........As I had anticipated that he would aim for a rapid forward advance and strike me in the middle chest area, I pretended to move forward towards him, thereupon he rushed upon me. Retreating my steps suddenly, I then (simultaneously) proceeded to strike him on his head. Everyone on the elevated platform was stunned ………. I proceeded to go back to my seat, and while laughing, said, “In the past, just as Yangqin made Chun Yuyi give up his past methods of medicine, and taught him anew his own methods, I hope General Deng would let go of his old ways….and learn the correct Way.�


(The above is translated from the "Chapter of the Wei Dynasty", from the "Records of the Three Kingdoms")
------------------------------------------

Please ignore the above

Below is a translation of the first recorded swordsmanship practice fight, between Cao Pei (who flourished in the Three Kingdoms period and ruled as Emperor of the Wei Dynasty, 220-226 AD) and a fellow general Dengzhan.

Cao Pei's father was the famous general Cao Cao, one of the main protagonists in the Ming classical military novel, Romance of the Three Kingdoms. Incidentally, Cao Cao and Cao Pei were also known to be sword connoisseurs, and there are first hand accounts and records surviving today that detail their commissions to their swordsmiths to forge exquisite swords for their personal use and collection. Cao Cao's commentary on Sun Tzu's Art of War, is still extant and was considered by past Chinese military scholars (including myself, ahem !!!) to be the best ever commentary on the Art of War throughout the various dynasties.

-------------------------------------------------

……………I had also learned swordsmanship, and had many teachers. Different places have differing styles of swordsmanship, but it is at the Capital (Luoyang City) where it really excels. At the Capital, during the time of (Han Dynasty) Emperors Huan and Ling, there was an official by the name of Wangyue who was correspondingly famous. A Mr Shi-ah from Henan province once said that he had studied under Wangyue, and had learned all his techniques. Hence, I proceeded to study under Shi-ah, and became thoroughly familiar with his swordsmanship style and skills.

In the past, I have had drinking sessions with Generals Liuxun, Fenwei and Dengzhan. All this while, I had long heard of Dengzhan’s skills in empty hand techniques and in the five types of weapons, plus an ability to use his bare hands to engage opponents with bladed weapons. I also had long discussions with him on swordsmanship, and had criticized his swordsmanship skills as deficient. As I had loved swordsmanship and was skilful at it, Dengzhan requested for a (friendly) match.

As we were all in the midst of heavy drinking and chewing sugarcane stalks, we decided then to use sugarcane stalks as our swords. After walking down from the elevated platform to ground level, we started fighting…...…. it resulted in me hitting him on the shoulder 3 times. Everyone around laughed……. Dengzhan was not satisfied, and requested for a rematch. I told him that my movement was too hectic, not accurate enough to strike his middle chest area, which was why I decided to hit his shoulder instead. Dengzhan thereupon repeated his request for a rematch.

........As I had anticipated that he would aim for a rapid forward advance and strike me in the middle chest area, I pretended to move forward towards him, thereupon he rushed towards me. Retreating my steps suddenly, I then (simultaneously) proceeded to strike him on his head. Everyone on the elevated platform was stunned ………. I proceeded to go back to my seat, and while laughing, said, “In the past, just as Yangqin made Chun Yuyi* give up his past methods of medicine, and taught him anew his own methods, I hope General Deng would let go of his old ways….and learn the correct Way.”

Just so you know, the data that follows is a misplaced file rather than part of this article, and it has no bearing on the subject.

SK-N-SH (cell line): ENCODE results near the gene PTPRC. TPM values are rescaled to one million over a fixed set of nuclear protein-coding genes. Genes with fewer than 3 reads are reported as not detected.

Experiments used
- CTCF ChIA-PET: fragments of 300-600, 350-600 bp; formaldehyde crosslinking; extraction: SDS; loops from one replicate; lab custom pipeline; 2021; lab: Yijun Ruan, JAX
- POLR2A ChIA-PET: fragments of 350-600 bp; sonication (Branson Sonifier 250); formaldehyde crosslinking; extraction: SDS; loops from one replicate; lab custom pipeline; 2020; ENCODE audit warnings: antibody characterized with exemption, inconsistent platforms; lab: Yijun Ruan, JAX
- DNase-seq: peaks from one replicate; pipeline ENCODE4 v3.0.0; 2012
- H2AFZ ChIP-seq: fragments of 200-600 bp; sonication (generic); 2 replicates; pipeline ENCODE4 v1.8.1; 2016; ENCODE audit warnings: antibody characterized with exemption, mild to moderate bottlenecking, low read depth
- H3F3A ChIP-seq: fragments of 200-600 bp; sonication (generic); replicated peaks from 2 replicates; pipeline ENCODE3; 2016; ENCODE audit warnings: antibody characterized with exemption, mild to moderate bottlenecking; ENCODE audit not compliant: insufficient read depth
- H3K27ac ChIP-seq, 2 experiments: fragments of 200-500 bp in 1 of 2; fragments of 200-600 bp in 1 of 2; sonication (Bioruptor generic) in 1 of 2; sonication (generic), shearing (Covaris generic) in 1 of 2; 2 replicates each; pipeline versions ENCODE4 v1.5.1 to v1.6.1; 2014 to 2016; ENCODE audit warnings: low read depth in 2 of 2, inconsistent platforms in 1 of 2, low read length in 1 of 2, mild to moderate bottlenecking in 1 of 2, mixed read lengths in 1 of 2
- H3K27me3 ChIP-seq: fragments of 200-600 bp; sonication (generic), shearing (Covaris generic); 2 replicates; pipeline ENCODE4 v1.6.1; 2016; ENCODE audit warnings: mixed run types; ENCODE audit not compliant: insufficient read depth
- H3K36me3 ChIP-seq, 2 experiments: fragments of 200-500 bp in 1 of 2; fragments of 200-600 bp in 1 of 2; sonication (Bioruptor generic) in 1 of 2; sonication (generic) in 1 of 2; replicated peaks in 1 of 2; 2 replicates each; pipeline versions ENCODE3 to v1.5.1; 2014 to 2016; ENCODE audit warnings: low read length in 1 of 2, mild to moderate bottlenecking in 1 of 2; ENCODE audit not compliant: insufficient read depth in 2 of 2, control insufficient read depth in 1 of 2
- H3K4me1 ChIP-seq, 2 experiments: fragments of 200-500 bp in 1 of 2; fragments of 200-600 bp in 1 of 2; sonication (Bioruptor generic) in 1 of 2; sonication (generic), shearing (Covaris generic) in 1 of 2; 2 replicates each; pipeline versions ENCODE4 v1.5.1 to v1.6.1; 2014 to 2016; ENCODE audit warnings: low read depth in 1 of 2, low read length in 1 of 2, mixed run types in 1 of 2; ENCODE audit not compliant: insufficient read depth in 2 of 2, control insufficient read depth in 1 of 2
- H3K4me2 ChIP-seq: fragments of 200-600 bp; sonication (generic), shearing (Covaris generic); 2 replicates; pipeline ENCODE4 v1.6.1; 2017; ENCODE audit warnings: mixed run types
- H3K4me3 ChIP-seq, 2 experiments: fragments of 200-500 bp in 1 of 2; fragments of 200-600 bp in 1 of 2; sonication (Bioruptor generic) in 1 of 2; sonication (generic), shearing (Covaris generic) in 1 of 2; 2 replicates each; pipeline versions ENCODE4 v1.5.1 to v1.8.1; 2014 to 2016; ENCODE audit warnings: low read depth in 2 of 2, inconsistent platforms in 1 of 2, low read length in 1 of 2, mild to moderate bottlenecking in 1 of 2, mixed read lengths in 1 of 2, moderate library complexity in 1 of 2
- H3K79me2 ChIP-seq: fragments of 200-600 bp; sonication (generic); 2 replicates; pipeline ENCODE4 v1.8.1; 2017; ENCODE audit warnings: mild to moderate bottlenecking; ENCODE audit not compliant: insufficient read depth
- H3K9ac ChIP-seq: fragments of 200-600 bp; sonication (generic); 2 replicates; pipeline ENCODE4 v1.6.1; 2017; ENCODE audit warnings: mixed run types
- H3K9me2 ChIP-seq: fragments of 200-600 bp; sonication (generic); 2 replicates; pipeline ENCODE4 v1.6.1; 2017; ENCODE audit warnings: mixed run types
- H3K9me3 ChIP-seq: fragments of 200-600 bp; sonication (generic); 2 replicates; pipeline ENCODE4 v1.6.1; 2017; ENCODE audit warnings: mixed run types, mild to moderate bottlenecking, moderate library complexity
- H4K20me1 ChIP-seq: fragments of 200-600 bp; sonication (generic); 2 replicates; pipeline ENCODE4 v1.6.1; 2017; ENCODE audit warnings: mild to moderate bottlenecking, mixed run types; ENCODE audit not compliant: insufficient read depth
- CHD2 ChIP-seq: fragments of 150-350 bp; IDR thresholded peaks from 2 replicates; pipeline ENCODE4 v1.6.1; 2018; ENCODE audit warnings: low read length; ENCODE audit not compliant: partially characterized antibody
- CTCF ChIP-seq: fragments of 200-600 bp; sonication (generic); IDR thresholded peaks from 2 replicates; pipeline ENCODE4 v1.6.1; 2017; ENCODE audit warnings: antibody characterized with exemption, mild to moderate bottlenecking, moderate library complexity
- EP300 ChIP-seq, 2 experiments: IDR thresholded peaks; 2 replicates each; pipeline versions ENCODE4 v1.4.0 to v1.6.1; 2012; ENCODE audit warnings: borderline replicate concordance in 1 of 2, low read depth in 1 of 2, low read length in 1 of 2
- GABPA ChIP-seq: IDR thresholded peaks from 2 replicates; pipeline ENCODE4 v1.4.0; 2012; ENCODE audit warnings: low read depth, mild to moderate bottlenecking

Sep 2012
1,121
Taiwan
It was common in the Southern Dynasties, especially outside of the capital in garrison towns. It wasn't formal, but if I recall correctly there were rural blood sports as well.
 

Naomasa298

Forum Staff
Apr 2010
35,485
T'Republic of Yorkshire
Ignoring, for a moment, everything I've ever learned about Chinese history from wuxia TV series, my understanding of Han dynasty warfare was that, because the majority of soldiers were largely untrained levies and conscripts, the commander would become a focal point, both in terms of morale and fighting effectiveness of a force.

Thus, battles could often become essentially one-on-one duels between individual commanders, not dissimilar to early samurai warfare.

Certainly Romance of the Three Kingdoms makes much of duels between commanders, although it is, of course, largely a work of fiction.
 
Sep 2012
1,121
Taiwan
Ignoring, for a moment, everything I've ever learned about Chinese history from wuxia TV series, my understanding of Han dynasty warfare was that, because the majority of soldiers were largely untrained levies and conscripts, the commander would become a focal point, both in terms of morale and fighting effectiveness of a force.

Thus, battles could often become essentially one-on-one duels between individual commanders, not dissimilar to early samurai warfare.

Certainly Romance of the Three Kingdoms makes much of duels between commanders, although it is, of course, largely a work of fiction.
I think I remember reading that only something like two of those duel-related deaths in RoTK were actually historical, but don't quote me on that. I'm not sure about duelling between generals in battle though; can't remember coming across many references to that, but its been a while since I've delved into any military research.
 
Dec 2011
3,492
Mountains and Jungles of Southern China
Ignoring, for a moment, everything I've ever learned about Chinese history from wuxia TV series, my understanding of Han dynasty warfare was that, because the majority of soldiers were largely untrained levies and conscripts, the commander would become a focal point, both in terms of morale and fighting effectiveness of a force.

Thus, battles could often become essentially one-on-one duels between individual commanders, not dissimilar to early samurai warfare.

Certainly Romance of the Three Kingdoms makes much of duels between commanders, although it is, of course, largely a work of fiction.
Wuxia TV series are mostly fictional, as well as the ROTK.

Yes, the soldiers were mostly conscripts, but they were trained. Military training and military service were obligatory for men of a certain age (if I remember correctly, it was from the late teens to about 45 or 50).

One-on-one duals were not that common in Chinese warfare, unlike the Japanese samurai warfare.